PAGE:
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Registry Office Wedding – From Giving Notice to Confetti Exits

As you know at Rock My Wedding we love ALL weddings, be that a registry office wedding or an at-home celebration (your day your way). We wanted to dedicate this post to the registry office. So let’s take a look back at some of our most inspiring civil ceremonies and give you a brief rundown of the legalities for holding your own. Plus, how to make best use of those amazing buildings for fabulous photo opportunities.

Registry Office Wedding {Ceremony}

Your first step is deciding where you’d like to get married. You aren’t restricted by location when it comes to having a registry office wedding so you could choose your local one or one in a place that means a lot to you. You can search for registry offices here. Once you have decided where you would like to have your registry office wedding you should ‘give notice’. You give notice by signing a legal statement at your local registry office (even if you choose to marry at a registry office in another location) to say you intend to get married or form a civil partnership. This should be done at least 28 days before you wish the marriage to take place and it is valid for 12 months. There is a fee of £22 per person to give notice – and you each have to give notice. To solemnise (make official) your civil ceremony you will pay a fee for your registrar. This fee starts from £36 if you are both from within the EU. Please check out this post from the government that outlines all possible fees. Bear in mind that if you are having an alternative person to the registrar carry out your ceremony; a humanist celebrant for example, then you will have differing costs to pay.. Please check out this link for costs that apply for different times of the day.

To make your marriage legal you must have a registrar/official celebrant present at your civil ceremony and you must have a least two witnesses. It’s worth noting that you can’t have any religious aspects in your registry office wedding. For example, you cannot play any songs with religious connotations or have any religious readings.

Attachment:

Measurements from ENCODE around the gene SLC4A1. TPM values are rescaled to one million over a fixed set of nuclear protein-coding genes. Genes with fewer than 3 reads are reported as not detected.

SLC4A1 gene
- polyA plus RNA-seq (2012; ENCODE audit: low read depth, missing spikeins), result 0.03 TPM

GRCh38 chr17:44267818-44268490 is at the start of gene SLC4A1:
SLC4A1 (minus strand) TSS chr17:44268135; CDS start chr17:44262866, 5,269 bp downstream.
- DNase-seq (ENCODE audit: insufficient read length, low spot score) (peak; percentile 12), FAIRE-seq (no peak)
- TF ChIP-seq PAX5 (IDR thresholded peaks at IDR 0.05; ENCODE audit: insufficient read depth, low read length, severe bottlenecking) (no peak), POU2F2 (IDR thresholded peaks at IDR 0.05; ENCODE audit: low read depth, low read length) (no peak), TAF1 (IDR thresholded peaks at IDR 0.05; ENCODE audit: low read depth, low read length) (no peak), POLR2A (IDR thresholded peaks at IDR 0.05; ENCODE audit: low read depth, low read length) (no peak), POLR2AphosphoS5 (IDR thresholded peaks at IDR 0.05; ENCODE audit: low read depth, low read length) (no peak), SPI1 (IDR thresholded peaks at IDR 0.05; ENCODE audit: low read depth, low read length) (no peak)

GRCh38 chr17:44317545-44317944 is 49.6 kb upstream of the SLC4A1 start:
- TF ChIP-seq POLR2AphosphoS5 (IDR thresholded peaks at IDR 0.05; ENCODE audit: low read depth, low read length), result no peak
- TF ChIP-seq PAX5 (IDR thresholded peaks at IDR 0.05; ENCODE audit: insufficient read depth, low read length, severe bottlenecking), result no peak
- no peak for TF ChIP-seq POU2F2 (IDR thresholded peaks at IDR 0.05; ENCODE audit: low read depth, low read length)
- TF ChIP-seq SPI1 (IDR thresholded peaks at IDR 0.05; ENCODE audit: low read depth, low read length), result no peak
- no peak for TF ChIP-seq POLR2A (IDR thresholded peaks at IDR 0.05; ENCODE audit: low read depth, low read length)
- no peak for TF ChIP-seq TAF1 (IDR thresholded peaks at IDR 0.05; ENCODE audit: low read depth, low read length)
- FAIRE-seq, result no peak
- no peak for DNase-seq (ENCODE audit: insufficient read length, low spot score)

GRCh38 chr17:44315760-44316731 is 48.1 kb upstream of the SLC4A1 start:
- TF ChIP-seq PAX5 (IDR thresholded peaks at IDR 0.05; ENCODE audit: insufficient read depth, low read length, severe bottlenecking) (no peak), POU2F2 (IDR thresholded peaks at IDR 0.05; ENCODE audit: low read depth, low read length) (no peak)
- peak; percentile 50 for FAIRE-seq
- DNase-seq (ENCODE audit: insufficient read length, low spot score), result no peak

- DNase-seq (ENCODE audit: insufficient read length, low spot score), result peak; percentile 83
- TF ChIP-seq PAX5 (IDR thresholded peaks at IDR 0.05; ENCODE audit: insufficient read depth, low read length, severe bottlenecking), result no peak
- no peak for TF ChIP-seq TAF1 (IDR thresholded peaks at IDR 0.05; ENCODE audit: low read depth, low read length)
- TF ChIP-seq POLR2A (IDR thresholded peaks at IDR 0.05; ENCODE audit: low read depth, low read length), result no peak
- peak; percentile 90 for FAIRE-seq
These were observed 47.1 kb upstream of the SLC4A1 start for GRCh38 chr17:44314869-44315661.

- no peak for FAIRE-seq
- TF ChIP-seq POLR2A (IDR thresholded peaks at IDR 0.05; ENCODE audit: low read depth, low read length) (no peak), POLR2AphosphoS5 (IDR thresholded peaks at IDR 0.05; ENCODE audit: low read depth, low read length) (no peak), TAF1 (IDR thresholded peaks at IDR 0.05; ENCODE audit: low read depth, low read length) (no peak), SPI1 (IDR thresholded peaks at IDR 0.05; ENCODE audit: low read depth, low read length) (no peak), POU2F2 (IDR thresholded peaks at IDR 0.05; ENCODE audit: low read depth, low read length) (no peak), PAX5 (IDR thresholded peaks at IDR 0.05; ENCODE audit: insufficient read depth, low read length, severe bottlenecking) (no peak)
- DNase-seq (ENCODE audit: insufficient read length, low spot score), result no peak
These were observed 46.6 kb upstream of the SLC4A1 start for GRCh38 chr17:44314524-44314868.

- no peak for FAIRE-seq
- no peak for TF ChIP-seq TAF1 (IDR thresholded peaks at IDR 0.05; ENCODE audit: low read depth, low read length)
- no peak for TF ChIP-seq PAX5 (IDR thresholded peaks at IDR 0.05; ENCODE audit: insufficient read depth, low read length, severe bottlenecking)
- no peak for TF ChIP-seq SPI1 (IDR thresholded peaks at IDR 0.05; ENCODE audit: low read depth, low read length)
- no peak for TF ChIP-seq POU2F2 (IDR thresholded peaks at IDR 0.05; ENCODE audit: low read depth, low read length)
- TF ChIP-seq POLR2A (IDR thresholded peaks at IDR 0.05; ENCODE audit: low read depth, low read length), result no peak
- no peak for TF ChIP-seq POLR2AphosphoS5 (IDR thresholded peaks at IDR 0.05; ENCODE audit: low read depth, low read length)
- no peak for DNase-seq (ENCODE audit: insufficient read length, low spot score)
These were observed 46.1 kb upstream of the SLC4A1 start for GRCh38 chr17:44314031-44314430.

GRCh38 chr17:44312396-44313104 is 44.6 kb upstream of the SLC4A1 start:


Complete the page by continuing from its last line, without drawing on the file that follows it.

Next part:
And that’s pretty much it when it comes to the legal stuff. Let’s get to the fun stuff; starting with your vows. You can write these yourself or a registrar will help you. If you do fancy writing them yourself, check out this post for some really useful tips. Civil ceremonies can also include readings, songs and/or music. If you need any help choosing non-religious readings we have an article full of inspiring words.

Registry Office Wedding {Portraits}

Town halls and registry offices are usually beautiful buildings with plenty of places for photo opportunities. The captures below make full use of the grand staircases, long corridors and high ceilings. Take a wander around your building to see what photo opportunities there are. And don’t be afraid to decorate the ceremony room with flowers or neon signs. Even better if they are mobile and can be taken with you to your reception venue!

Registry Office Wedding {Exit}

Confetti isn’t just for churches dontchyaknow. Exiting any wedding venue as a newly married couple should feel special and amazing. You’re finally united and the moment definitely needs documenting and it’s a good opportunity for that classic confetti shot. Line your guests up on the stairs for a group portrait or have them throw confetti over you as you walk out the doors. Just priceless! And whether you choose to pop to the nearest cafe for a slice of cake or climb aboard a bus and whisk your guests off to a reception venue for extended celebrations, the place where you said ‘I Do’ will always hold a special place in your heart.

Registry Office Wedding – A Summary

• You must be at least 16 (with parental permission until you are 18)
• You need to give notice of marriage a minimum of 28 days before the wedding takes place and there is a fee associated to this.
• There must be 5 people in attendance for it to be legal; you, your partner, your registrar and two witnesses.
• You cannot have any readings, music, or songs with religious connotations as part of your ceremony.
• You can decorate your registry office and think about ways in which you can repurpose that decor at your next venue
• Don’t forget to celebrate with that all important confetti shot after you’ve said ‘I Do’!

Other Helpful Links

Check out these posts to help you have the best possible wedding ceremony at a registry office
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Photography by Miss Gen
Author: Lorna Shaw
Lorna loves a new posh frock, is a hopeless romantic and is lucky enough to be living her ‘happily ever after’ with her wonderful husband, three beautiful children and pet dog.

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